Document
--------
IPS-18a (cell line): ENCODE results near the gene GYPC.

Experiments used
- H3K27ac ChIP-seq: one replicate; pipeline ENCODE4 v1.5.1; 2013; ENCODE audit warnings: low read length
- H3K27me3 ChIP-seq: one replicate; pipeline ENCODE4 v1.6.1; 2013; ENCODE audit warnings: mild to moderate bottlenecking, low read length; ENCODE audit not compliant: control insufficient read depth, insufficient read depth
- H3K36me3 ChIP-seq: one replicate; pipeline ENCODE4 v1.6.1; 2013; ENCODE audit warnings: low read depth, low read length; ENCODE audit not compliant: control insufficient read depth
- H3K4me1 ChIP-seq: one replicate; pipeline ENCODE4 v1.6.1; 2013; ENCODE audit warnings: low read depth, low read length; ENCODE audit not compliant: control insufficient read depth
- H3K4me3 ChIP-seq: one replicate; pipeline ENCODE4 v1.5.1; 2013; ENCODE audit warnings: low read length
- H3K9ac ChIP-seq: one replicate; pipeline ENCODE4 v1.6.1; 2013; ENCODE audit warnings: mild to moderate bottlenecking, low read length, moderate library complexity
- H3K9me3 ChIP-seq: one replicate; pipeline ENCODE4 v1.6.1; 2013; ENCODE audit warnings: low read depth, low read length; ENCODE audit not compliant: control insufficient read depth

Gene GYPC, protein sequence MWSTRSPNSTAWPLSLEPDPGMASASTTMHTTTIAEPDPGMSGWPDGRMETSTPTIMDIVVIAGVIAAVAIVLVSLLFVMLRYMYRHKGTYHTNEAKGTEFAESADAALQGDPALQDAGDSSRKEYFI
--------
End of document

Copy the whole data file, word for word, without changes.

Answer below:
IPS-18a (cell line): ENCODE results near the gene GYPC.

Experiments used
- H3K27ac ChIP-seq: one replicate; pipeline ENCODE4 v1.5.1; 2013; ENCODE audit warnings: low read length
- H3K27me3 ChIP-seq: one replicate; pipeline ENCODE4 v1.6.1; 2013; ENCODE audit warnings: mild to moderate bottlenecking, low read length; ENCODE audit not compliant: control insufficient read depth, insufficient read depth
- H3K36me3 ChIP-seq: one replicate; pipeline ENCODE4 v1.6.1; 2013; ENCODE audit warnings: low read depth, low read length; ENCODE audit not compliant: control insufficient read depth
- H3K4me1 ChIP-seq: one replicate; pipeline ENCODE4 v1.6.1; 2013; ENCODE audit warnings: low read depth, low read length; ENCODE audit not compliant: control insufficient read depth
- H3K4me3 ChIP-seq: one replicate; pipeline ENCODE4 v1.5.1; 2013; ENCODE audit warnings: low read length
- H3K9ac ChIP-seq: one replicate; pipeline ENCODE4 v1.6.1; 2013; ENCODE audit warnings: mild to moderate bottlenecking, low read length, moderate library complexity
- H3K9me3 ChIP-seq: one replicate; pipeline ENCODE4 v1.6.1; 2013; ENCODE audit warnings: low read depth, low read length; ENCODE audit not compliant: control insufficient read depth

Gene GYPC, protein sequence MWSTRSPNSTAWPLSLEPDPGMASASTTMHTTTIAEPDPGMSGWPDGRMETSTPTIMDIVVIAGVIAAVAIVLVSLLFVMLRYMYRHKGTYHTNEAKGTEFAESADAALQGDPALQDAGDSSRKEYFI